A glass-half-full view of health insurer consolidation
The recent rush of consolidation in the health insurance industry has triggered a host of analyses about what the trend means for healthcare providers, employers and consumers. But I've seen less written about the effect these mega-mergers will have on health insurance companies--the ones occupying the industry that stands to be fundamentally disrupted.
For the companies involved in the proposed deals--Aetna and Humana as well as Anthem and Cigna--the benefits are clear. All four insurers will be able to expand into geographical areas and markets that previously were untapped, and the combined companies will wield greater price negotiating power. It's a vital strategy in a post-Affordable Care Act industry that's focused more than ever on controlling costs.
Case in point: Each pair of companies said they're interested in pursuing their own standalone pharmacy benefit management ventures if their mergers pan out, a move that would increase value for their shareholders while allowing them to put increased pressure on drug-makers to keep costs down. (Pricey pharmaceuticals are a major reason why healthcare costs are once again on the upswing.)
And at least one health insurance executive not involved in the deals shares an optimistic view of industry consolidation.
"Frankly, I see it as opportunity," Dan Hilferty, CEO of Philadelphia-based Independence Health Group, told FierceHealthPayer in a recent interview.
Independence Health Group has "never been reluctant to pursue unique partnerships" with other Blues or like-minded companies, he said, and with nearly $15 billion in revenue, it's also no stranger to scale.
For "companies like ours that are aggressively growing, aggressively diversifying our business and partnering both nationally and internationally, it's an incentive for us to find like-minded partners," Hilferty said.
Indeed, "regardless of the effect on the market, merger and acquisition activity among insurers is likely to continue," according to an Insurance Business America article, which adds that this is largely because provisions of the ACA encourage health insurers to cut down on administrative costs, a feat more easily accomplished through consolidation.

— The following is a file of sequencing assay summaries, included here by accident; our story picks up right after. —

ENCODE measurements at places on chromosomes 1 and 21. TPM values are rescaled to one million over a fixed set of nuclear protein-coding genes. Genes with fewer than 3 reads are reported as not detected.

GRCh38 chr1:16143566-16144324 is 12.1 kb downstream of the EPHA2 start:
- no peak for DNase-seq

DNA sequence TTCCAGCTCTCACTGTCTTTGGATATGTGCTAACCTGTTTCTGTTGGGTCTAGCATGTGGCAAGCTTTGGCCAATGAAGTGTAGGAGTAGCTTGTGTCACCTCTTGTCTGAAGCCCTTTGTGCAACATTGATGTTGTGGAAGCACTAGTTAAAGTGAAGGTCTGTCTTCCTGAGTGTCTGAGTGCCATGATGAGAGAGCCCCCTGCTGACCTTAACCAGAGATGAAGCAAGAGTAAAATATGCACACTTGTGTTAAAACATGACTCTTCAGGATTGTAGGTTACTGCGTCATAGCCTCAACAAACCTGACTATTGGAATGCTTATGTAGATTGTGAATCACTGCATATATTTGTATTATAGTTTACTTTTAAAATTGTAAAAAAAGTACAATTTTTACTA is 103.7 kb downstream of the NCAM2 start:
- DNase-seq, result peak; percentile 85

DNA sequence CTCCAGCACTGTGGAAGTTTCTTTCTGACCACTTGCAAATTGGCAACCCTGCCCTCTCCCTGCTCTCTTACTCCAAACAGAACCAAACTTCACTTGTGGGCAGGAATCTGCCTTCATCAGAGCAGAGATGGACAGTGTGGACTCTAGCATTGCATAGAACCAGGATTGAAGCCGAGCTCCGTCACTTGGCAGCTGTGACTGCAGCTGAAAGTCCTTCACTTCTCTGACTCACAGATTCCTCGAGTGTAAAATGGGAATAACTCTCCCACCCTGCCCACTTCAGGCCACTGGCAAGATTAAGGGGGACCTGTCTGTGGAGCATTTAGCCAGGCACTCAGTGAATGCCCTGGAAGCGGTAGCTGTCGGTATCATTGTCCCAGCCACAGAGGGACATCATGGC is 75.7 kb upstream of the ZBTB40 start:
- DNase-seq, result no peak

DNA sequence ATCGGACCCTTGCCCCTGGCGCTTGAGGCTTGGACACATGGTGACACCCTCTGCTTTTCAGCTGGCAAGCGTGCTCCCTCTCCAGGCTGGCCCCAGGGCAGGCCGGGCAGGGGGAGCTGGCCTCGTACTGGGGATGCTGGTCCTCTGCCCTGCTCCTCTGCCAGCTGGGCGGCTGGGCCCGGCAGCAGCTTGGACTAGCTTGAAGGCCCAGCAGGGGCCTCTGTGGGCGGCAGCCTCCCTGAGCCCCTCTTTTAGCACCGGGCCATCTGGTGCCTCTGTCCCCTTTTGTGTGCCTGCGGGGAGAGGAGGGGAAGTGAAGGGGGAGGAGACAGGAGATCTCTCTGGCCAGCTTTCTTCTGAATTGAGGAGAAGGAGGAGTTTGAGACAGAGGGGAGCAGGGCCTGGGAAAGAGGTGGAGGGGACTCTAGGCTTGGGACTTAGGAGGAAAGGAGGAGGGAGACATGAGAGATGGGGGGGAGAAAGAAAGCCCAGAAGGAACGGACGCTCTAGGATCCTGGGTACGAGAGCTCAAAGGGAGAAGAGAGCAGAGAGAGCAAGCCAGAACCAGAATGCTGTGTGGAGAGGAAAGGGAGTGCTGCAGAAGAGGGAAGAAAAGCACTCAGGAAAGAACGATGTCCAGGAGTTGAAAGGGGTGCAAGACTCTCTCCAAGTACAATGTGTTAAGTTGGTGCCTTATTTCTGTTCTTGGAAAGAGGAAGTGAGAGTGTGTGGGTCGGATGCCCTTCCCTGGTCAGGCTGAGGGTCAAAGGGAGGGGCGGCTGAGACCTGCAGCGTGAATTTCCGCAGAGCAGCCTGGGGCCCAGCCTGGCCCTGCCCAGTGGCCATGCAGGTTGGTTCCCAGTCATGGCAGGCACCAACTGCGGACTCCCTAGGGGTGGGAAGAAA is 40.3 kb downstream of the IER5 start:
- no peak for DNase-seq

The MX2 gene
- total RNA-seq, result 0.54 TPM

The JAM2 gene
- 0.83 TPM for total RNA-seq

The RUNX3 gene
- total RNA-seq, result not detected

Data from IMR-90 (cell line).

Some have argued, though, that it's less the ACA driving the recent mergers as it is the rush to expand into the lucrative Medicare business as well as insurers' natural response to provider consolidation.
Regardless of whether the merger madness will continue--and I think it will--there's still the question of how the current deals would reshape competition within the health insurance market. For example, while one analyst argues that the deal between Anthem and Cigna sets Anthem "in direct competition" against other Blues plans nationwide, Anthem CEO Joseph Swedish indicated on a recent conference call with investors that he isn't worried about any pushback from the Blue Cross Blue Shield Association. Not only will the company "remain Blue," but it also has reached out to the BCBSA to discuss the benefits of the merger and how to comply with its rules, he said.
And speaking of rules, you can bet that other insurers are going to watch very closely as state and federal authorities scrutinize the two blockbuster deals on the table. If one or both of the mergers fail to pass regulatory muster, it's possible this would have a chilling effect on consolidation within the industry--if only for a short time.
So what's the bottom line? As I've written previously, there's still so much that's uncertain, even after Aetna, Humana, Anthem and Cigna have ended weeks of speculation and announced their respective deals.
What we do know, however, is that the current wheeling and dealing will fundamentally alter the health insurance industry for years to come--and like with so many other seismic shifts in the business world and beyond, perhaps the best strategy is to embrace the inevitable change. - Leslie @HealthPayer
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